Pollack says the university’s human resources department also recommended that he attend sexual harassment counseling as a result of the incident, but that Kinservik ignored that recommendation.
“Yes, it is hard to believe,” Pollack wrote in his appeal to the senate. “The vice provost of faculty affairs has issued his Letter of Reprimand to me for ‘unprofessional’ behavior consisting of sending this totally innocuous email to a colleague … Using the word ‘emasculated’ in an email is not a violation of university policy, and it certainly cannot be punished by the [Delaware] administration. It is neither ‘gender-based bias’ nor prohibited speech. The text of my email was not unprofessional, although my email skills were obviously amateurish.”
If the corrective action sticks, he said, “it will be a sad commentary on the current state of academic freedom and free speech (or the lack thereof) on the University of Delaware campus.”
For the record, Delaware’s Faculty Handbook says professors have ethical obligations “that derive from common membership in the community of scholars.” Professors “do not discriminate against or harass colleagues,” it says. “They respect and defend the free inquiry of associates. In the exchange of criticism and ideas professors show due respect for the opinions of others. Professors acknowledge academic debt and strive to be objective in their professional judgment of colleagues.”
The handbook further defines unlawful harassment as that which goes “beyond the mere expression of views or thoughts (spoken or written) that an individual may find offensive. The conduct must be sufficiently serious to unlawfully limit an employee's or student's ability to participate in or benefit from the activities of the university. Further, prohibited conduct must be evaluated from the perspective of a reasonable person in the alleged victim's position, taking into account all of the circumstances involved in a particular matter.”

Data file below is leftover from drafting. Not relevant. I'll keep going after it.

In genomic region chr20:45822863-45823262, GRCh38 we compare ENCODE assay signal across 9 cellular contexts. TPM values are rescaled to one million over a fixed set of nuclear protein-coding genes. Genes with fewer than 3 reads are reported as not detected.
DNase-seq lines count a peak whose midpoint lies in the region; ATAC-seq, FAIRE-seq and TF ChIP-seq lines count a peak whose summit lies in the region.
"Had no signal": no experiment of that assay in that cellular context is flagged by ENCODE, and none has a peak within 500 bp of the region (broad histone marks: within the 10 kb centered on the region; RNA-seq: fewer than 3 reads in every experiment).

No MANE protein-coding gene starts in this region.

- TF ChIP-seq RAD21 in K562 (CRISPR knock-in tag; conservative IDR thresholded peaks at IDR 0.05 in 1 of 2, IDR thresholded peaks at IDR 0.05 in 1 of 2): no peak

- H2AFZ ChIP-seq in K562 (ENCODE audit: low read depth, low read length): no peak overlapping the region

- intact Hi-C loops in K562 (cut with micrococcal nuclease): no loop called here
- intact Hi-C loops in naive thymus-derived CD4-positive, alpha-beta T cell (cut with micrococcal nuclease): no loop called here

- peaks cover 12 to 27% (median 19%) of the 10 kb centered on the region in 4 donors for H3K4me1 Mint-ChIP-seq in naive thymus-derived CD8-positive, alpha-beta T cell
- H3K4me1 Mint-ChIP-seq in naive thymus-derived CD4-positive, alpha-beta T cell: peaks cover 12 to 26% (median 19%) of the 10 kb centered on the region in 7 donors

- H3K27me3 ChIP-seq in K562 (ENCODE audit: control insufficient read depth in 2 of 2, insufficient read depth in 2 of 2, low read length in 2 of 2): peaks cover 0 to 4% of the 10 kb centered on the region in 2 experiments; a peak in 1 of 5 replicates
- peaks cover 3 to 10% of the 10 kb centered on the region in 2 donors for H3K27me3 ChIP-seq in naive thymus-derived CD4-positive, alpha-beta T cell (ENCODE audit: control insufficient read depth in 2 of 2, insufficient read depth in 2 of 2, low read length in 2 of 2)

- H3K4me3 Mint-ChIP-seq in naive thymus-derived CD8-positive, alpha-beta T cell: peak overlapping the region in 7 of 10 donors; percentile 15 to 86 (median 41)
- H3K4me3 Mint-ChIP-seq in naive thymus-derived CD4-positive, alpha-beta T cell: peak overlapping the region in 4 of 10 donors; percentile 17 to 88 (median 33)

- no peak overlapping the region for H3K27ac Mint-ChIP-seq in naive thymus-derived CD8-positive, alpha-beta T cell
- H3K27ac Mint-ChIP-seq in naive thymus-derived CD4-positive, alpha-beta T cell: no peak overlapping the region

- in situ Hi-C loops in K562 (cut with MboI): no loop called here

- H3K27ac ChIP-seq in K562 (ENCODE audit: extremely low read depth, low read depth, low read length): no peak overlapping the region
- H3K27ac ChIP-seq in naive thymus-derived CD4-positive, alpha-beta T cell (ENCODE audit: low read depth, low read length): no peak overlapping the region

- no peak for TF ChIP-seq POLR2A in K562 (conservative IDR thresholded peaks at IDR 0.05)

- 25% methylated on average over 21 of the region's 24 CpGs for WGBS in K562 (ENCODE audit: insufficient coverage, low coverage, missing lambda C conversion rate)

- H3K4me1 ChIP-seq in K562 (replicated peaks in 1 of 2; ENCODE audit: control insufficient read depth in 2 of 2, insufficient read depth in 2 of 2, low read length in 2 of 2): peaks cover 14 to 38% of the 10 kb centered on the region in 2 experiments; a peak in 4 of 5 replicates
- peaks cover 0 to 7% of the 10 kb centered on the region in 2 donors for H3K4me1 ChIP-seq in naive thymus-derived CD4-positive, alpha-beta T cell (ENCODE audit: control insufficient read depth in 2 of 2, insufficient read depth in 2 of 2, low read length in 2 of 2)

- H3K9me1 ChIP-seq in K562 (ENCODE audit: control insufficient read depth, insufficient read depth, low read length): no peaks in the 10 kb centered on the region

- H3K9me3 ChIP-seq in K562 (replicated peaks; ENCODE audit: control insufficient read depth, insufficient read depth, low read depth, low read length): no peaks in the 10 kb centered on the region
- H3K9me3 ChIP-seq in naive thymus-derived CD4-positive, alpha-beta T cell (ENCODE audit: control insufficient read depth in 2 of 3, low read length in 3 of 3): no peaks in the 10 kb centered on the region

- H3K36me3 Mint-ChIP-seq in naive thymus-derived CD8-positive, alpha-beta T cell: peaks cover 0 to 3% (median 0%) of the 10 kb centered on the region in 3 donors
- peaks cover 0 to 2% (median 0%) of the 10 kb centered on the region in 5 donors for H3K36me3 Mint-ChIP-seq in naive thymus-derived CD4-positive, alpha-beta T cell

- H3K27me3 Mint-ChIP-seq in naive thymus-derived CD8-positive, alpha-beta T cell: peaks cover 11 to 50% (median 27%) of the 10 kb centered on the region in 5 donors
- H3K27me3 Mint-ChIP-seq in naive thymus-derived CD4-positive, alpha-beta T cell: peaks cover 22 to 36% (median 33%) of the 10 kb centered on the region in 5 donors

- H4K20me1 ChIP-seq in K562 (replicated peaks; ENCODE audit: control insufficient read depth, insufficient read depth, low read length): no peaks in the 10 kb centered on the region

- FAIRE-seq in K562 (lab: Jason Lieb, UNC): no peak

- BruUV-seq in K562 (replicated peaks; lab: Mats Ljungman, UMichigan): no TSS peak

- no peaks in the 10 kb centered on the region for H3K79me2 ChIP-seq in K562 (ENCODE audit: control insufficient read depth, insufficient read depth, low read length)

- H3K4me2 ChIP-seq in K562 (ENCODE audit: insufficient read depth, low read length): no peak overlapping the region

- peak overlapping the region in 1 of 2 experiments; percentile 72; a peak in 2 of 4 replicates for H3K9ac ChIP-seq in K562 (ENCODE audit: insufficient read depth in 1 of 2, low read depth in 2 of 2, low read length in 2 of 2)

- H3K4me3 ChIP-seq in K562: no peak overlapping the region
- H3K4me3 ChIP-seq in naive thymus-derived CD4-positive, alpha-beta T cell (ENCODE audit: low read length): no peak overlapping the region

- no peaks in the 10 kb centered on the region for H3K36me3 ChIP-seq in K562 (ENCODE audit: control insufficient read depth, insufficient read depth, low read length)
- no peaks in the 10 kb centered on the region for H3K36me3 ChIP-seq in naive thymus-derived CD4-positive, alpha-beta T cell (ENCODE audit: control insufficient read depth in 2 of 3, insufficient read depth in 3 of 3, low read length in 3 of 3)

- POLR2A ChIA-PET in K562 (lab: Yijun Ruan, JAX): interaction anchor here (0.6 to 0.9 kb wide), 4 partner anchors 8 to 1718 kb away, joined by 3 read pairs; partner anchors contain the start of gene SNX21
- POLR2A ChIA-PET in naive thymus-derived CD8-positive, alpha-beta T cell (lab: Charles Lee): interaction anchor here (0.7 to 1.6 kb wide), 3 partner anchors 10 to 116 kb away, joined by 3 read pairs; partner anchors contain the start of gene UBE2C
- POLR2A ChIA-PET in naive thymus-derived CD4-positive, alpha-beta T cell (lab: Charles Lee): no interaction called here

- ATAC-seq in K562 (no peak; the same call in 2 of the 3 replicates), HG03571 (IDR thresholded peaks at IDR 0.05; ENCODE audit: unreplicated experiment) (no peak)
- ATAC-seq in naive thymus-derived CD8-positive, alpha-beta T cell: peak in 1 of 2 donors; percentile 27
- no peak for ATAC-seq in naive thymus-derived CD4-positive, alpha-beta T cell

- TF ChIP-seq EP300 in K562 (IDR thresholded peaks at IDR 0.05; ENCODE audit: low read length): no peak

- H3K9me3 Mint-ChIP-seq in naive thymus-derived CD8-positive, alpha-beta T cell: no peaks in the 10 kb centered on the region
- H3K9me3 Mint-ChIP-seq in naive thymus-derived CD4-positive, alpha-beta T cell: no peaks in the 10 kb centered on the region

Kinservik declined comment, saying the dispute was a “personnel matter.”
Pollack is, of course, appealing the corrective action with the senate and has filed a grievance with his faculty union, which is affiliated with the American Association of University Professors. He told Inside Higher Ed that the incident is a reflection of several “unfortunate trends on university campuses,” including increasing administrative control of academic affairs and what he called “a serious decline in respect for academic freedom and free speech.”
All professors must already be very careful about what they say in class, he said via email, “lest they offend a student or colleague. Now, the word ‘emasculated’ is deemed hate speech and ‘gender-based bias.’ I want to hear how the vice provost explains that.”
Deni Galileo, an associate professor of biology at Delaware and president of the campus AAUP chapter, said the union doesn't comment on pending faculty complaints or grievances. "Our local chapter and the national AAUP support academic freedom," he added.